Revitalization

Chance Meetings Produce Successful Neighbourhoods

By Ben Bull
Published November 26, 2007

This weekend brings exciting news from the St Lawrence neighbourhood - Sobey's has arrived! Just five minutes up the road from my house, where an abandoned warehouse used to be, there now stands a gleaming new Supermarket.

It's just what my neighbourhood needed.

Apart from the obvious convenience of the new store, I am happy that my neighbours and I now have a new destination to hang out and bump into each other.

This is, after all, how communities are built: on the street, in the shops, in the cinema, in and around the public spaces.

I have written about my neighbourhood before, about how its people friendly walkable design encourages foot traffic and chance encounters. It is more of a community that many of the higher end car-friendly neighbourhoods I have endured.

The Toronto Star recounts this theme in its review of Jay Walljasper's new book, The Great Neighbourhood Book - A Do It Yourself Guide to Placemaking.

"Chance meetings are vital in successful neighbourhoods," says Walljasper. "People need places to hang out."

The Star's review highlights the need that we residents have, to create communities in our midst, and the lengths that we will go to, to create them:

In Delft, Netherlands, citizens upset about speeding traffic in their neighbourhood streets hauled old couches onto the road and relaxed there, forcing cars to drive around them and slow down. These neighbourhood guerrilla tactics were effective - they've now become part of the city's plan to introduce woonerfs (living yards) on streets where drivers are a nuisance.

In Portland, Ore., residents made a friendlier neighbourhood by painting patterns on a busy intersection, erecting community bulletin boards, and bringing in a tea wagon, all to make people linger.

I recall watching a popular British Soap Opera in the 1980s and early '90s and questioning the inordinate number of chance encounters that occurred while people were putting out their milk bottles at night or throwing out the trash.

There's nowhere for these residents to meet, I thought to myself. This show won't last. Evidently the same thought had occurred to series producer, Phil Redmond, who promptly installed a mail box at the top of the street, and soon after, a row of shops at the back.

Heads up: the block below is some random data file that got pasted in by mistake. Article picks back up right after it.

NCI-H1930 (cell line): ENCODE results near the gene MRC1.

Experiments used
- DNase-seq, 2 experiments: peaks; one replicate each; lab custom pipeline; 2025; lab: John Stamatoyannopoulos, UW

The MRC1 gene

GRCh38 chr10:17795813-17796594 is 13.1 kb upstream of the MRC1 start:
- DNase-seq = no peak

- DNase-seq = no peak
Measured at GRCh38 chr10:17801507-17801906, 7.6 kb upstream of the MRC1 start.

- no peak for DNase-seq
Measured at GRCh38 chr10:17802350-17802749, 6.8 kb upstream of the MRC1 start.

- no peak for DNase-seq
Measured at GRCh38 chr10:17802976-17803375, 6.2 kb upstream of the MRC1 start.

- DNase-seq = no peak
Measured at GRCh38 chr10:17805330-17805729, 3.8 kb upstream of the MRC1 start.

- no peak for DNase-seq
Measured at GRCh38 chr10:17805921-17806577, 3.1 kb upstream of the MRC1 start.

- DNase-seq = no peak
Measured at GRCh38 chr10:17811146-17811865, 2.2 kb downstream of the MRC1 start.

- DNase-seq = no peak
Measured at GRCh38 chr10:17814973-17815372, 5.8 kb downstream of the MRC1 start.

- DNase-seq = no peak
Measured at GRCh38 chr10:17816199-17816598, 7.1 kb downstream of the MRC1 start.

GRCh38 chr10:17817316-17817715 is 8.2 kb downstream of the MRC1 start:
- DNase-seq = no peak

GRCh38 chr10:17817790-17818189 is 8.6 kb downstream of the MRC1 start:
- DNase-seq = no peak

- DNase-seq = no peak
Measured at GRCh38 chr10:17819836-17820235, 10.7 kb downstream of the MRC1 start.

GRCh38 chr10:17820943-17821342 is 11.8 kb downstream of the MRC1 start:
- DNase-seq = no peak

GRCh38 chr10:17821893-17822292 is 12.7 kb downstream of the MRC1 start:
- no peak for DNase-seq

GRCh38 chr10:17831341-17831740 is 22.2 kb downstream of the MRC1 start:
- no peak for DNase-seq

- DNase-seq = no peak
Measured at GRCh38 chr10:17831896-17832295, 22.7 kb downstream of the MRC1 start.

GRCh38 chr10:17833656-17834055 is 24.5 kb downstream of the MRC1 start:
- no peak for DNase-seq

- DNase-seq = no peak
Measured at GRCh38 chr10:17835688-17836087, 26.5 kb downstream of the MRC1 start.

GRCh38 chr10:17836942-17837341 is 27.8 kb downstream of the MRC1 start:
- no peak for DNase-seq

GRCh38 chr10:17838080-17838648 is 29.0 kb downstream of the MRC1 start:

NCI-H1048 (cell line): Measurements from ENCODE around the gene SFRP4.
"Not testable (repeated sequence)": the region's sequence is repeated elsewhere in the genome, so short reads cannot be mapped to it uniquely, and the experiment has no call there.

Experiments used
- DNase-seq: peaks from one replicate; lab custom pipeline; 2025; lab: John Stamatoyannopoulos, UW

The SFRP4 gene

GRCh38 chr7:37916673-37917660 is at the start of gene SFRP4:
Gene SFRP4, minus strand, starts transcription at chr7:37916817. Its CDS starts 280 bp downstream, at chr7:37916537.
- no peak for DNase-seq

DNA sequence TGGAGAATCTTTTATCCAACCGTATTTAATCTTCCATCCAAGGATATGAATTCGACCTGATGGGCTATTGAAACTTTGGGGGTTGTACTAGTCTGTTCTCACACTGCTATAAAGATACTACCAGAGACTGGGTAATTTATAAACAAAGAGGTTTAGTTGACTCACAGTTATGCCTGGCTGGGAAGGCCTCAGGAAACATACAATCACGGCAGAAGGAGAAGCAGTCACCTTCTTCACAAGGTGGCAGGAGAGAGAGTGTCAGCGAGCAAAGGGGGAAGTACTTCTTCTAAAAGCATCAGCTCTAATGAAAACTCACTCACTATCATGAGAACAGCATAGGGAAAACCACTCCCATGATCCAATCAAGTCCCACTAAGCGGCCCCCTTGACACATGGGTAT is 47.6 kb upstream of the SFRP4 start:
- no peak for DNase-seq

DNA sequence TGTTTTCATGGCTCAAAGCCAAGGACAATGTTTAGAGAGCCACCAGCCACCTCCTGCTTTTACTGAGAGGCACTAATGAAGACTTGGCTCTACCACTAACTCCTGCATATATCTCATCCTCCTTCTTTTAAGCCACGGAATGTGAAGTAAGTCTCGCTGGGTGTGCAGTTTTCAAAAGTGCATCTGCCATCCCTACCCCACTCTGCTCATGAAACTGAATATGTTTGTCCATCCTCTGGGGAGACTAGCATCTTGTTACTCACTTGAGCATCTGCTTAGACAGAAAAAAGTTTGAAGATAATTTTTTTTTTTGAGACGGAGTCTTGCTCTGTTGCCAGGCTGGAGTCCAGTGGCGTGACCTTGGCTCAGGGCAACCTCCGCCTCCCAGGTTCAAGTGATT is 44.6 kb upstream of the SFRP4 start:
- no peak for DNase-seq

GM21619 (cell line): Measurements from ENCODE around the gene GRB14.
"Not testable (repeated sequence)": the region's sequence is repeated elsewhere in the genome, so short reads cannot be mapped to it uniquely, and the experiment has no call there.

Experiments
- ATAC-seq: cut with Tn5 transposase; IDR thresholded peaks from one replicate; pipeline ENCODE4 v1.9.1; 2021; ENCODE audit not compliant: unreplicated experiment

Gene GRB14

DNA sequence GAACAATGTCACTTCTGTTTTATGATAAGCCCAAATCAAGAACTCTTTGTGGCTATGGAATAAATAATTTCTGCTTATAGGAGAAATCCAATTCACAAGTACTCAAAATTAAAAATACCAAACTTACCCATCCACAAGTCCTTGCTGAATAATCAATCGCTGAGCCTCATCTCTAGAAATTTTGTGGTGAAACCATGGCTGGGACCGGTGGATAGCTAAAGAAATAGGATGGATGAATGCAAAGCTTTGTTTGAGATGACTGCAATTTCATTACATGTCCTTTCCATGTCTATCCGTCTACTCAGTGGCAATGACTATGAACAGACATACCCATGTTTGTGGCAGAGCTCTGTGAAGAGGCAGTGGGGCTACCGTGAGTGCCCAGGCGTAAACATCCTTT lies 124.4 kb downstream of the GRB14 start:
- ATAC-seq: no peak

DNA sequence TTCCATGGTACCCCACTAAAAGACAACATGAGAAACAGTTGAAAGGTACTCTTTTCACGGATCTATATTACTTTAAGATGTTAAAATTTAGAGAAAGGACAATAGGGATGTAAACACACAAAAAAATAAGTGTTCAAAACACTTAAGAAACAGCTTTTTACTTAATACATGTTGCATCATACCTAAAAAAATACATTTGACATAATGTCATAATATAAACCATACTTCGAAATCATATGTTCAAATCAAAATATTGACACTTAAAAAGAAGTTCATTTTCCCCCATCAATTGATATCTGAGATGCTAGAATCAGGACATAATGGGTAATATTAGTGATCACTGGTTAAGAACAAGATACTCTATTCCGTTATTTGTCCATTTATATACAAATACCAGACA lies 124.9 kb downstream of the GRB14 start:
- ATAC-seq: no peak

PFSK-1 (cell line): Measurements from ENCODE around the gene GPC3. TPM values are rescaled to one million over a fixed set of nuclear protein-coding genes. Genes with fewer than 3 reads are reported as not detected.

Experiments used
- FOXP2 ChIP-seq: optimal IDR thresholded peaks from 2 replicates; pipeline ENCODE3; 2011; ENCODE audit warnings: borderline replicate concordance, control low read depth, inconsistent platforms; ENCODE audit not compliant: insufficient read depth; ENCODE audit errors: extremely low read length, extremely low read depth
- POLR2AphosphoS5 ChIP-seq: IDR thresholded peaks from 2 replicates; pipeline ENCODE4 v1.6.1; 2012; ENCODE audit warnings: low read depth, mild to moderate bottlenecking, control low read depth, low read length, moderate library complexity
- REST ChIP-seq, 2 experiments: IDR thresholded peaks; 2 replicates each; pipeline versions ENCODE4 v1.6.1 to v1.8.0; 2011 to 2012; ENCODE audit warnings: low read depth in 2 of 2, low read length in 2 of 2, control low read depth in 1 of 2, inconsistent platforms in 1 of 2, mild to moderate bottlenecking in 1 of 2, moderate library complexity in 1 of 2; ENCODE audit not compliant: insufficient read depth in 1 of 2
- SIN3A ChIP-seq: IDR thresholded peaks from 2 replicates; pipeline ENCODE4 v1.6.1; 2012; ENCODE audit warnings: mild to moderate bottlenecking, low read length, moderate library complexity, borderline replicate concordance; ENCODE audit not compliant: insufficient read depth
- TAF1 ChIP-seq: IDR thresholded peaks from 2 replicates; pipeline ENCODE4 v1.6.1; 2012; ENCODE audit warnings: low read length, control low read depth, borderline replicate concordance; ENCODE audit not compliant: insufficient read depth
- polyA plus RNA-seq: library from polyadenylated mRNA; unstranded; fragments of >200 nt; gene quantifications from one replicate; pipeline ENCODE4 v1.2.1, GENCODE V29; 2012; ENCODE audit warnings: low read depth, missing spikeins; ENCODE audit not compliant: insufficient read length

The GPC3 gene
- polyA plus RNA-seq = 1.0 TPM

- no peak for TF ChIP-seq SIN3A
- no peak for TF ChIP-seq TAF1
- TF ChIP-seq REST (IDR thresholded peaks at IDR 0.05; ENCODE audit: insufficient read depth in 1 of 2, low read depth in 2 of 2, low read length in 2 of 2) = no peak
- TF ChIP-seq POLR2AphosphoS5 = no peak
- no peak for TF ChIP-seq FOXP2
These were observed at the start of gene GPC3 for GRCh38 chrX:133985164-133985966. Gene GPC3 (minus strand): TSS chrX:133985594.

Gradually, Brookside Close evolved from a typical quiet suburban cul-de-sac to a bustling community full of legitimate 'chance' encounters.

Coronation Street fans will have noted the same thing. Anyone who watches Corrie knows it is full of meeting places - The Cabin, The Factory, The Hair Salon, Roy's Rolls, The Bookies, the bench by the bus stop and, of course, The Rovers Return.

All these places bring the characters together and build the community of humorous, murderous, bed-hopping Northerners we have come to know and love.

"It's hard for a neighbourhood to become a community if no one is bumping into each other," says Walljasper. Sounds simple but it's true.

The Great Neighborhood Book is published by The Project For Public Spaces (PPS)

Some tips for creating your own communities, by Jay Walljasper:

Ben Bull lives in downtown Toronto. He's been working on a book of short stories for about 10 years now and hopes to be finished tomorrow. He also has a movie blog.

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By highwater (registered) | Posted November 26, 2007 at 13:18:47

Must pick up that book. I'm all about 'placemaking'. Thanks for the heads up.

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By h (anonymous) | Posted November 26, 2007 at 15:13:31

Highwater and others - Mixed Media will soon carry the PPS line of books and publications in our shop at 174 James St. N.

Great reads. Even better actions resulting from the reads!

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By jason (registered) | Posted November 26, 2007 at 15:23:06

I'm itching to get a tea-hut started in the Strathcona neighbourhood somewhere...I've always loved the PPS in-street squares in Portland's Sellwood neighbourhood. Look them up. They have artwork on the intersection and little bulletin boards with info for the community and a little tea hut where residents take turns keeping the water supply hot. The intersection of Inchbury and Florence has always struck me as a perfect place for one of these. Right at the entrance to Victoria Park. 2 quiet streets. Lots of strolling families and seniors from the nearby apartments. There are so many little things we can do to improve neighbourhood life. In Hamilton it seems many good ideas die because the folks behind those ideas don't want to face city hall. It's worth trying though.

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By highwater (registered) | Posted November 26, 2007 at 15:52:36

Thanks Dave. I'll wait till you get them in.

Placemaking at its finest:

www.dufferinpark.ca/home/wiki/wiki.php

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